For most Kentucky Lake anglers, the first full week of summer was a bit challenging. That’s because unstable weather last weekend saw severe thunderstorms and some heavy rain at times sending anglers back to marinas and boat ramps for refuge.

Tornadoes were in the region and the gale winds damaged boat docks and marinas on the north end of the lake. Around the Paris Landing area most areas dodged the bullet but conditions did interfere with fishing plans.

The week started with gale winds lingering but settled down and by midweek summer temperatures took over with heat and humidity.

Unstable lake levels continue to enter the picture for anglers as well. The reservoir was rising again with the TVA projecting a level of 362.8 feet by this weekend, which is more than three feet above the normal summer pool elevation of 359.

That’s not good news for most anglers, but once again fishermen are having to adjust and adapt to what has been a most unusual June in terms of weather and lake levels.

Surface temperatures reflect the warmer days and nights. Readings are starting out around 79 to 80 degrees each morning and rising to the 83-degree range at midday.

Water color is relatively clear across most of the reservoir but some dingy to stained conditions were present along the main Tennessee River channel this week and in portions of Big Sandy as well in the aftermath of some heavy rains and runoff.

Bass fishermen will again be able to pound the shorelines as water levels returned to buck bushes and weedbeds that would normally be a bit too shallow to fish.

Several schools of pin minnows are now present around visible structure. 

That should help the shallow bite, luring bass to the newly inundated structure where an abundant food source awaits them.

Tossing a spinnerbait and Texas rigged worm or craw should be productive for a week or so. Using buzzbaits and some floating worms or assorted jerk baits will likely appeal too.

For those preferring to stay on deep water summer patterns, the main lake ledges will likely hold on to fish who ride out the rising lake levels in their deep water hideouts.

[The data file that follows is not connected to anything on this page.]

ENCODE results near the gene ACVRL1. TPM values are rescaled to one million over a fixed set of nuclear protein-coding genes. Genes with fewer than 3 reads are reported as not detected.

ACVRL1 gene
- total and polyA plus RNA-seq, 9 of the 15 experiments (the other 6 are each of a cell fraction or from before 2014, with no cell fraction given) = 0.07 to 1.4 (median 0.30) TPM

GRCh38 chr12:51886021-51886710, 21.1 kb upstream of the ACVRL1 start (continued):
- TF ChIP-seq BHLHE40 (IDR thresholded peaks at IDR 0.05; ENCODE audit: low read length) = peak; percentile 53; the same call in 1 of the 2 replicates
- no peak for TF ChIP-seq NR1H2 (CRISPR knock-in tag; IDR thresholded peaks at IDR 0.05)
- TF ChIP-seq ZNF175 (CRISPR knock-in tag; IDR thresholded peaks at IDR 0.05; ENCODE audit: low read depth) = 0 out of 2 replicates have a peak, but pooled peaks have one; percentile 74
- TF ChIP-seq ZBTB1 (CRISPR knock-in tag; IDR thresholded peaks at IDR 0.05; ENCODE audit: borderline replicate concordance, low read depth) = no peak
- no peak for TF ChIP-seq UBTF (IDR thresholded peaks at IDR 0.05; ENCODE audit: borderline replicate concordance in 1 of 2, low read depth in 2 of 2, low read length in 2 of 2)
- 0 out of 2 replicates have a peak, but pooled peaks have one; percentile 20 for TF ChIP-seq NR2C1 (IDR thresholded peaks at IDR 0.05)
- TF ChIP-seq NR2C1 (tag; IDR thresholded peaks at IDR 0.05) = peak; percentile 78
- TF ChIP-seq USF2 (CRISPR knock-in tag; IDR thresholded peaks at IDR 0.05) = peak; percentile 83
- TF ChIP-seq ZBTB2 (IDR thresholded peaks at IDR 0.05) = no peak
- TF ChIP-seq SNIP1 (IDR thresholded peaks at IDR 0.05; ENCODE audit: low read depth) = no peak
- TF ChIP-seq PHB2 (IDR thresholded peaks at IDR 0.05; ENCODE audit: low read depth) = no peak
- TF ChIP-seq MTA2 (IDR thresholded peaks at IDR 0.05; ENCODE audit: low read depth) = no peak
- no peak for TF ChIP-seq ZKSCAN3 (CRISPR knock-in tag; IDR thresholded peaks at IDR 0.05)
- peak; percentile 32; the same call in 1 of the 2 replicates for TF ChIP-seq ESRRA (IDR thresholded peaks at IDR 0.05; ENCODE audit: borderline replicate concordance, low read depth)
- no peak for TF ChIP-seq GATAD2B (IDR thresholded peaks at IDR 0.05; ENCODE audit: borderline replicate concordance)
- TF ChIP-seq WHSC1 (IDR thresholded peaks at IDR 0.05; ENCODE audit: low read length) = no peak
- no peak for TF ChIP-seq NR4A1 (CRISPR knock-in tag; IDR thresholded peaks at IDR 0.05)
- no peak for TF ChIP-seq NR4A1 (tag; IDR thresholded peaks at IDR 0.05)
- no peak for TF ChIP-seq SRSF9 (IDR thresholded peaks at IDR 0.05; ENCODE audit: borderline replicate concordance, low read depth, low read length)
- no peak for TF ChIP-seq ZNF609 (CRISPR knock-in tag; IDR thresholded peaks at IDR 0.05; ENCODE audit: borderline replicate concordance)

Big Texas rigged worms, crankbaits, jig and pig combos and swim baits will remain in the summer bass anglers’ arsenal.

There hasn’t been much current present this week as rising lake levels took that out of the equation. 

However, once the TVA pulls the plug — and that will happen soon — watch for a lot of current on the main river channel plus around the rims of river islands.

Current will push the baitfish up around weeds and bushes so that will help both shallow fishermen as well as ledge fishermen looking to find schools of bass hiding on the down current sides of main lake humps and sandbars.

Crappie anglers continue to find some scattered fish in the 12- to 15-feet depth range, which will now have another two or three feet of water on it because of lake stages swelling above the norm.

Rising lake levels usually scatter crappie so until the reservoir crests and begins to fall it could be tough for early summer crappie anglers attempting to establish a depth pattern.

Some fish were taken this week by anglers using live minnows or jigs tipped with both minnows and Berkley power bait. 

Deep stakebeds and brushpiles were harboring small numbers of fish in the Paris Landing sector. Anglers were having to make a lot of stops to accumulate double digit numbers of keeper size fish.